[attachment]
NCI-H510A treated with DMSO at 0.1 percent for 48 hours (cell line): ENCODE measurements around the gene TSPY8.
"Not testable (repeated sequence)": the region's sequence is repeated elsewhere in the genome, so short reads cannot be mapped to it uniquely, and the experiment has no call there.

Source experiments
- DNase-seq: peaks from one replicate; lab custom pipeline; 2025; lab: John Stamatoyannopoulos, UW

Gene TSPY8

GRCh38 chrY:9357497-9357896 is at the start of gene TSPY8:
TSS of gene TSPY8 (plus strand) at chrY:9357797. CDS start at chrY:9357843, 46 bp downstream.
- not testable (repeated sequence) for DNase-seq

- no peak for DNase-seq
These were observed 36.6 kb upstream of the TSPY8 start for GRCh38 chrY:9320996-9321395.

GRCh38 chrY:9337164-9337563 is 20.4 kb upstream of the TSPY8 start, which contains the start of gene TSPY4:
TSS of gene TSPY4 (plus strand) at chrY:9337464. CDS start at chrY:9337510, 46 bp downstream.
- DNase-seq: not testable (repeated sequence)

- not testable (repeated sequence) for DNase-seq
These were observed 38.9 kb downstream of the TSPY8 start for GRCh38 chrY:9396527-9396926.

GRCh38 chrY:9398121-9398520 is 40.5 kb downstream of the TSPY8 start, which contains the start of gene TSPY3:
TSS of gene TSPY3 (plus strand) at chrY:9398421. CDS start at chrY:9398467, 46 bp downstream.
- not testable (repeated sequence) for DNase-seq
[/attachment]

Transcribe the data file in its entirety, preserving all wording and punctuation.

NCI-H510A treated with DMSO at 0.1 percent for 48 hours (cell line): ENCODE measurements around the gene TSPY8.
"Not testable (repeated sequence)": the region's sequence is repeated elsewhere in the genome, so short reads cannot be mapped to it uniquely, and the experiment has no call there.

Source experiments
- DNase-seq: peaks from one replicate; lab custom pipeline; 2025; lab: John Stamatoyannopoulos, UW

Gene TSPY8

GRCh38 chrY:9357497-9357896 is at the start of gene TSPY8:
TSS of gene TSPY8 (plus strand) at chrY:9357797. CDS start at chrY:9357843, 46 bp downstream.
- not testable (repeated sequence) for DNase-seq

- no peak for DNase-seq
These were observed 36.6 kb upstream of the TSPY8 start for GRCh38 chrY:9320996-9321395.

GRCh38 chrY:9337164-9337563 is 20.4 kb upstream of the TSPY8 start, which contains the start of gene TSPY4:
TSS of gene TSPY4 (plus strand) at chrY:9337464. CDS start at chrY:9337510, 46 bp downstream.
- DNase-seq: not testable (repeated sequence)

- not testable (repeated sequence) for DNase-seq
These were observed 38.9 kb downstream of the TSPY8 start for GRCh38 chrY:9396527-9396926.

GRCh38 chrY:9398121-9398520 is 40.5 kb downstream of the TSPY8 start, which contains the start of gene TSPY3:
TSS of gene TSPY3 (plus strand) at chrY:9398421. CDS start at chrY:9398467, 46 bp downstream.
- not testable (repeated sequence) for DNase-seq